UN: The Right to Adequate Housing (Factsheet No. 21)


International human rights law recognises everyone’s right to an adequate standard of living, including adequate housing. Despite the central place of this right within the global legal system, well over a billion people are not adequately housed. Millions around the world live in life- or health-threatening conditions, in overcrowded slums and informal settlements, or in other conditions which do not uphold their human rights and their dignity. Further millions are forcibly evicted, or threatened with forced eviction, from their homes every year.

Adequate housing was recognised as part of the right to an adequate standard of living in the 1948 Universal Declaration of Human Rights and in the 1966 International Covenant on Economic, Social and Cultural Rights. Other international human rights treaties have since recognised or referred to the right to adequate housing or some elements of it, such as the protection of one’s home and privacy.

The right to adequate housing is relevant to all States, as they have all ratified at least one international treaty referring to adequate housing and committed themselves to protecting the right to adequate housing through international declarations, plans of action or conference outcome documents. Several constitutions protect the right to adequate housing or outline the State’s general responsibility to ensure adequate housing and living conditions for all. Courts from various legal systems have also adjudicated cases related to its enjoyment, covering, for instance, forced evictions, tenant protection, discrimination in the housing sphere or access to basic housing-related services.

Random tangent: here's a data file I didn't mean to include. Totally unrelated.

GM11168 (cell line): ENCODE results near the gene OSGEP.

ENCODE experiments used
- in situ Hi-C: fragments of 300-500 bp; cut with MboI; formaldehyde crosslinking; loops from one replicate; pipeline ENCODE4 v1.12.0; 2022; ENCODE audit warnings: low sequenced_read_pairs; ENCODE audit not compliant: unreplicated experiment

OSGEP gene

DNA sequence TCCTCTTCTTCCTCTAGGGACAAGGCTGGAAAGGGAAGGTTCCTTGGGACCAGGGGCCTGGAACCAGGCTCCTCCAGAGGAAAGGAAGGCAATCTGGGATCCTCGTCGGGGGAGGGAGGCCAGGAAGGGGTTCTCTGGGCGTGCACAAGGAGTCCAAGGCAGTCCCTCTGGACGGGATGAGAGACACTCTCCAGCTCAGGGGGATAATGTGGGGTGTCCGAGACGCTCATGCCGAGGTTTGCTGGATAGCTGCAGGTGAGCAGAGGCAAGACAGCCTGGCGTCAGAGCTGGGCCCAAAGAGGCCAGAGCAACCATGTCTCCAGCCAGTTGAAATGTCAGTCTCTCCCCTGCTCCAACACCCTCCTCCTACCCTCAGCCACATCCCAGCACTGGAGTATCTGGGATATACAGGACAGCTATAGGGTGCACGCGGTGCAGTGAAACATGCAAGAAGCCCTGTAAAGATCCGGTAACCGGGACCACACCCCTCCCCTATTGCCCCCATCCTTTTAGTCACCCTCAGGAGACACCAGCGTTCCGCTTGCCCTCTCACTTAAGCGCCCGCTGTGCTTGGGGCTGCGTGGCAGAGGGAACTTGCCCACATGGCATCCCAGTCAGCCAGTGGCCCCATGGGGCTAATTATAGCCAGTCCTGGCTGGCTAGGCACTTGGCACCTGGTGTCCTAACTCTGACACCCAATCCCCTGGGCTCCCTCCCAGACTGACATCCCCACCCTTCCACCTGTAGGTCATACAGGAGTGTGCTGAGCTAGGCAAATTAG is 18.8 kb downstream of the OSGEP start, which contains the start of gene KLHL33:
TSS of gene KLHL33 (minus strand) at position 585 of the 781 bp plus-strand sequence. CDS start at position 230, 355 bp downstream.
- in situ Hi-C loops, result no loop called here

Increased international attention has also been paid to the right to adequate housing, including by human rights treaty bodies, regional human rights mechanisms and the Commission on Human Rights (now replaced by the Human Rights Council), which created the mandate of “Special Rapporteur on adequate housing as a component of the right to an adequate standard of living” in 2000. These initiatives have helped to clarify the scope and content of the right to adequate housing.

This Fact Sheet starts by explaining what the right to adequate housing is, illustrates what it means for specific individuals and groups, and then elaborates upon States’ related obligations. It concludes with an overview of national, regional and international accountability and monitoring mechanisms.

pdf: http://www.crin.org/docs/UN_Factsheet_Housing_en-1.pdf

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